Your criminal history can be a lifelong burden you carry everywhere you go, even if you mend your ways and have no intention of being on the wrong side of the law ever again. Your credibility suffers, not just in the court but in everyday life as well. And the consequences can last for years and decades, impacting your education and job prospects in the future. What’s more, you may also face issues with some life-changing things like immigration and marriage as well. Naturally, not having a spotless criminal history can be a big problem for anyone. Fortunately, you have an opportunity to clear your record with criminal record expungement. However, there are several myths and misconceptions that shroud this process and keep people from going ahead with it. Debunking them is a great idea if you want to get started with clearing up your records and make life easier for yourself.
Myth #1: Getting records expunged means that they will not show up in the future checks
Public records change constantly based on the correction of errors, updates in case statuses, and expungements. The completeness of a file depends on how often public record information is reviewed and updated by the CRA. The concern here is that different agencies purchase the public records in bulk and do not update the ones they have on a regular basis. However, this shouldn’t dissuade you from expunging your record. There are different laws to protect you from the case being used against you by the potential employers or landlords. And most of them will probably rely only on Google for background checks because they wouldn’t want to risk getting sued under these laws.
Myth #2: Criminal records are permanent
You may believe that criminal records are going to stay with you for a lifetime but this is a major misconception that you should steer clear of. Typically, a criminal record is difficult to undo if a defendant pleads guilty in court or is found guilty by a jury. Moreover, it is to be noted that some criminal charges are not sealable or expugnable at all. Still, a majority of them are expugnable, such as the ones resolved in the following ways:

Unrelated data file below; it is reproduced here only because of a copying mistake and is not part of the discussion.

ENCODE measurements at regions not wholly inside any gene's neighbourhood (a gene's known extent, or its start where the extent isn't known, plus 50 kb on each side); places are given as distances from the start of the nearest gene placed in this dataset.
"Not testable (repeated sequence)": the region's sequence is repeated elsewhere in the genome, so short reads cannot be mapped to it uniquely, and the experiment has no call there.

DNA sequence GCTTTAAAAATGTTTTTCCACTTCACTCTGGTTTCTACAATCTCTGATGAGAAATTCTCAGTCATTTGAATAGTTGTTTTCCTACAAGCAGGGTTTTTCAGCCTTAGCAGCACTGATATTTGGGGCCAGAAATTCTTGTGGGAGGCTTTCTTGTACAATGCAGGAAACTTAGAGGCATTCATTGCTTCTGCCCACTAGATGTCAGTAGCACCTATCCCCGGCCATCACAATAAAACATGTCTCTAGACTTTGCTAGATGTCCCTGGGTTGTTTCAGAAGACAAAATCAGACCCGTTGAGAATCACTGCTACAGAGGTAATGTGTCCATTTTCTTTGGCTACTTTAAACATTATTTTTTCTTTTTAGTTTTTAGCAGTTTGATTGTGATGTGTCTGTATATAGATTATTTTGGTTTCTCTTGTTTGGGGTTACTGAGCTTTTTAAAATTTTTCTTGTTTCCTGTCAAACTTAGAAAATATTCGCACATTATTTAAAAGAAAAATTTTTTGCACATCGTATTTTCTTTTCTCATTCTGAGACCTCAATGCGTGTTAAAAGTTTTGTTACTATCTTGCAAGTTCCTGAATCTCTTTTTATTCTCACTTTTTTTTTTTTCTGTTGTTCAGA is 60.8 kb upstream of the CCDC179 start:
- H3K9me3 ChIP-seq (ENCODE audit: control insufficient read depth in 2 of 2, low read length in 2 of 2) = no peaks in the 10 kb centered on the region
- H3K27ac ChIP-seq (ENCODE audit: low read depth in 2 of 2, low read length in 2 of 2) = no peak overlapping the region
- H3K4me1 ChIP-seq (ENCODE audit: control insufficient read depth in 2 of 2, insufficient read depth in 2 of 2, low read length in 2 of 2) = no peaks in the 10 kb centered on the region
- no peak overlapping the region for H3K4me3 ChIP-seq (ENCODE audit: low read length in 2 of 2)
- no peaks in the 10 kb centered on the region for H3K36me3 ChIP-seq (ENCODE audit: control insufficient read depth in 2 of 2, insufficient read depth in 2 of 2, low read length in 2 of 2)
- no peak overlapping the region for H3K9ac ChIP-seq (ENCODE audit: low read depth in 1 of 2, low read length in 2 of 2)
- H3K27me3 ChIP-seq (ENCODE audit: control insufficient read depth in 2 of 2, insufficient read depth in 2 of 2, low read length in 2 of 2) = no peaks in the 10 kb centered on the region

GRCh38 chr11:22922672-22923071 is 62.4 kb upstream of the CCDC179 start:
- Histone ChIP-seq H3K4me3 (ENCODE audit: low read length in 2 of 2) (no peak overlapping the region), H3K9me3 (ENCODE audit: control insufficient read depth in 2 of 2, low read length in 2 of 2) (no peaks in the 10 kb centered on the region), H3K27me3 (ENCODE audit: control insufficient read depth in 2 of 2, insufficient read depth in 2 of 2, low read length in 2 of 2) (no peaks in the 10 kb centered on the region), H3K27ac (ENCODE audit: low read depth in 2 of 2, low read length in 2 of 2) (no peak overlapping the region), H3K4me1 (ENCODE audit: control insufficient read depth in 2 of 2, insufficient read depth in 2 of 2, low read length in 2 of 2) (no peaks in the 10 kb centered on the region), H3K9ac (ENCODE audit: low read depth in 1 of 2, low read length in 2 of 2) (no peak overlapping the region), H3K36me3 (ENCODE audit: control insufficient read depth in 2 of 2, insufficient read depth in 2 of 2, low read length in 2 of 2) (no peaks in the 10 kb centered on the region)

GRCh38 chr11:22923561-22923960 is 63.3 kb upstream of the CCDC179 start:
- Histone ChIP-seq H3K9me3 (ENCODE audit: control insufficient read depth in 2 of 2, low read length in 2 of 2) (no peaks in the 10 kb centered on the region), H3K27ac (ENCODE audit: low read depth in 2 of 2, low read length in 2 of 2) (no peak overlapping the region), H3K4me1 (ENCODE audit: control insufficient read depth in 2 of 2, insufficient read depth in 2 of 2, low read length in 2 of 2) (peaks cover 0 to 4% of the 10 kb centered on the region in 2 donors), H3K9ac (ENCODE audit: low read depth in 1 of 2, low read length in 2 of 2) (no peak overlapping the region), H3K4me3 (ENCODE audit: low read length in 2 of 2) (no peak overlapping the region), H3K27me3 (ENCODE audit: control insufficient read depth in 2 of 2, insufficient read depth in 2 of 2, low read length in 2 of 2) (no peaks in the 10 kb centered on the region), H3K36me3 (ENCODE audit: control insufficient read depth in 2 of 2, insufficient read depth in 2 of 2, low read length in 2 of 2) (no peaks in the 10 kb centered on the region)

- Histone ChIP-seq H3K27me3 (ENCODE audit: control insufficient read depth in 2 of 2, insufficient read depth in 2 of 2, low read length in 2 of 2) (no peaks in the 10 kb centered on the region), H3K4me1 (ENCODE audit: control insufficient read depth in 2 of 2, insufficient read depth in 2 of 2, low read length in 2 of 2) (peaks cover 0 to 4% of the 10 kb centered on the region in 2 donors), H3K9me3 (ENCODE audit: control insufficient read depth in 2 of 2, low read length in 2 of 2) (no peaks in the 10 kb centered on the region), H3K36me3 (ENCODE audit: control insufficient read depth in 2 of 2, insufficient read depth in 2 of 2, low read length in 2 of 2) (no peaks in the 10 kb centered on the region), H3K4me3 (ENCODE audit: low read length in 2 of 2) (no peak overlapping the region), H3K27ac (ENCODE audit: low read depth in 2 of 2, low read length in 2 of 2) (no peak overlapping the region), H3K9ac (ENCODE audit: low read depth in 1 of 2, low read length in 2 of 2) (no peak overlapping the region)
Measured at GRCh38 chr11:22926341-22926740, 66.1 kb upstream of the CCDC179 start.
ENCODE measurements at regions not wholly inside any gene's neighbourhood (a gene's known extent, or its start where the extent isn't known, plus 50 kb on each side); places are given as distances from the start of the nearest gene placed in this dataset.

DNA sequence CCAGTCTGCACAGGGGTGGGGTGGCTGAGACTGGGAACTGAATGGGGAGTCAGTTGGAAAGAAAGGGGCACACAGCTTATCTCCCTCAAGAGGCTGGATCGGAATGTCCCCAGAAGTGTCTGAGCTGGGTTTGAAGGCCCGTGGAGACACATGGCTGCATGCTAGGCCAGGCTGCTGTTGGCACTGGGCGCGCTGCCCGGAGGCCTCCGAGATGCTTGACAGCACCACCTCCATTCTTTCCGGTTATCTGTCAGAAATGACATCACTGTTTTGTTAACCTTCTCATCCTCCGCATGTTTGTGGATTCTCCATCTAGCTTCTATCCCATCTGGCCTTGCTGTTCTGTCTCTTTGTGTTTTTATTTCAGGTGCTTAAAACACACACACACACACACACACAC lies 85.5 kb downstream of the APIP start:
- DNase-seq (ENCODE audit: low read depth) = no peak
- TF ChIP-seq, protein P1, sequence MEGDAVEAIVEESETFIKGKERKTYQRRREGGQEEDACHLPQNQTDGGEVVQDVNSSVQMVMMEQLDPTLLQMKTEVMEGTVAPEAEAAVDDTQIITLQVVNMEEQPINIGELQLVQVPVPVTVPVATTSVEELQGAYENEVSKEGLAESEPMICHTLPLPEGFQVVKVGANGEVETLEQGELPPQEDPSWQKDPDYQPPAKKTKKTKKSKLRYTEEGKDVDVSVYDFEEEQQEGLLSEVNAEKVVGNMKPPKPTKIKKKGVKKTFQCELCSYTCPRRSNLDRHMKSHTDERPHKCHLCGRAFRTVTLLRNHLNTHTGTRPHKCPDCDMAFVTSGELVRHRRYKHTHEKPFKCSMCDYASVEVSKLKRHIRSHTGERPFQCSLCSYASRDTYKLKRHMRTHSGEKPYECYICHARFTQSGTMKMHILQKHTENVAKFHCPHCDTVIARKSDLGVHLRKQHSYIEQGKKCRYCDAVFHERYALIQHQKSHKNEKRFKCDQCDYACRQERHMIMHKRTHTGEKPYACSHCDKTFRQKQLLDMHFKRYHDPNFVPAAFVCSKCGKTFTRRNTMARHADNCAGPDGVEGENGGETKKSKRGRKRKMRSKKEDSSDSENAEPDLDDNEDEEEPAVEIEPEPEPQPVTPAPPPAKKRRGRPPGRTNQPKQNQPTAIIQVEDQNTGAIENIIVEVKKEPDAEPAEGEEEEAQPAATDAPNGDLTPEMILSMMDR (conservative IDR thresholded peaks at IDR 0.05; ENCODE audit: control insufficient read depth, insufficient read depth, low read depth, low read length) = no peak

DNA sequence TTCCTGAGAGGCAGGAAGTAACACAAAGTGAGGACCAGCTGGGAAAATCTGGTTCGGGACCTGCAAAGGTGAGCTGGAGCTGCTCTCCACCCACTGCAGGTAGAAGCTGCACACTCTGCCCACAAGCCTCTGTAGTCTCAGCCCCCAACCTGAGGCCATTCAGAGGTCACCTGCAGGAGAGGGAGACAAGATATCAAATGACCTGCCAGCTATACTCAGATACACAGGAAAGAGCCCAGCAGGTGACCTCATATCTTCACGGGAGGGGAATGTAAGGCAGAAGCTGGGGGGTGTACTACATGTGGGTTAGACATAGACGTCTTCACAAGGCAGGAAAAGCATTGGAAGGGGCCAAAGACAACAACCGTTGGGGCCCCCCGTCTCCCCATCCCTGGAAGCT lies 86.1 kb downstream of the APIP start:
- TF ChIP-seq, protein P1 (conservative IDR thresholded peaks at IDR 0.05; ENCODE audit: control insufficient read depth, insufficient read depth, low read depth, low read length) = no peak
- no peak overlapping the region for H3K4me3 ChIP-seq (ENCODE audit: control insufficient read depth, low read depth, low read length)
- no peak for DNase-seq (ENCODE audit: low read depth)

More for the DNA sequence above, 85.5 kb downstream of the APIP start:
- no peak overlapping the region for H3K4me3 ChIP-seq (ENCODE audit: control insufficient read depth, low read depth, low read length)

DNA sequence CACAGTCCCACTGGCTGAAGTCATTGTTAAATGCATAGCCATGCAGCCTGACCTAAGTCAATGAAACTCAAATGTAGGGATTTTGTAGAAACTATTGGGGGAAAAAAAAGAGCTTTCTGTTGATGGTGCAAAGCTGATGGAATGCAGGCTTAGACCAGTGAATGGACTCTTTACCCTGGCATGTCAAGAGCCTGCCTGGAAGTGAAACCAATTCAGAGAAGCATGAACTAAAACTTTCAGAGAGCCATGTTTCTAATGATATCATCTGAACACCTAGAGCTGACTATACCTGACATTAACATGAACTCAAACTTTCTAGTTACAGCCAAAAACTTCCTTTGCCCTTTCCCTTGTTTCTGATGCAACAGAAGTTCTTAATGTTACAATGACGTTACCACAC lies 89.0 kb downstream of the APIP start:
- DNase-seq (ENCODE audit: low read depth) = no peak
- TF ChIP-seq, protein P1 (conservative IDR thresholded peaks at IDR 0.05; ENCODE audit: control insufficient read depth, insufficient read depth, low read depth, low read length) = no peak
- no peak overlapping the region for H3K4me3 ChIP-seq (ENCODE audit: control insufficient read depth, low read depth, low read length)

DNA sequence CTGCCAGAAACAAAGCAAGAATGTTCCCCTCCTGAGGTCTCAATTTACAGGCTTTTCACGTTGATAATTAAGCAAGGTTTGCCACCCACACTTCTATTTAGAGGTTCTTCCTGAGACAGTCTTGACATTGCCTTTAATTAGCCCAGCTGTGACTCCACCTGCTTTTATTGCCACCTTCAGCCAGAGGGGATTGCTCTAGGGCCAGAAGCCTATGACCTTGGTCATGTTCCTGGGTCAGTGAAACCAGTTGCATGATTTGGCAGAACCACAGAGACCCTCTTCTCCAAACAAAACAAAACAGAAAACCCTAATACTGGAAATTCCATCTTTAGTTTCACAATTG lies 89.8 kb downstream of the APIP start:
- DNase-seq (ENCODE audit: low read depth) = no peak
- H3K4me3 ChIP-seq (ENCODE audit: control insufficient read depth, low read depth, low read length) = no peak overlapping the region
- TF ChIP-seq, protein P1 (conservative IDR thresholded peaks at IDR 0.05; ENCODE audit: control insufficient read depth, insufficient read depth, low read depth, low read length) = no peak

- Court charges are not filed
- The case is dismissed before trial
- Identity theft issue
- Felony court charges are not filed as part of a misdemeanor arrest
- Executive pardon
- Conviction is reversed in Court of Criminal Appeals
Apart from these circumstances, expungement may also work even if you plead guilty or are found guilty but don’t have a prior criminal record.
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Myth #3: Convictions only appear on criminal records
If you think that you need not worry about your records unless you are convicted, this may land you in trouble. While conviction only appears on criminal records for many states, it does not hold true everywhere. Technically, the record of dismissal will stay public till you ask the court to expunge. The best way out is to let criminal record expungement lawyers handle it for you. They will know the state-specific norms and ensure that your records are clear of arrests, pending charges, and dismissed charges. It is always good to be double sure and gave your record expunged if there is a doubt in the event of the case against you being dismissed.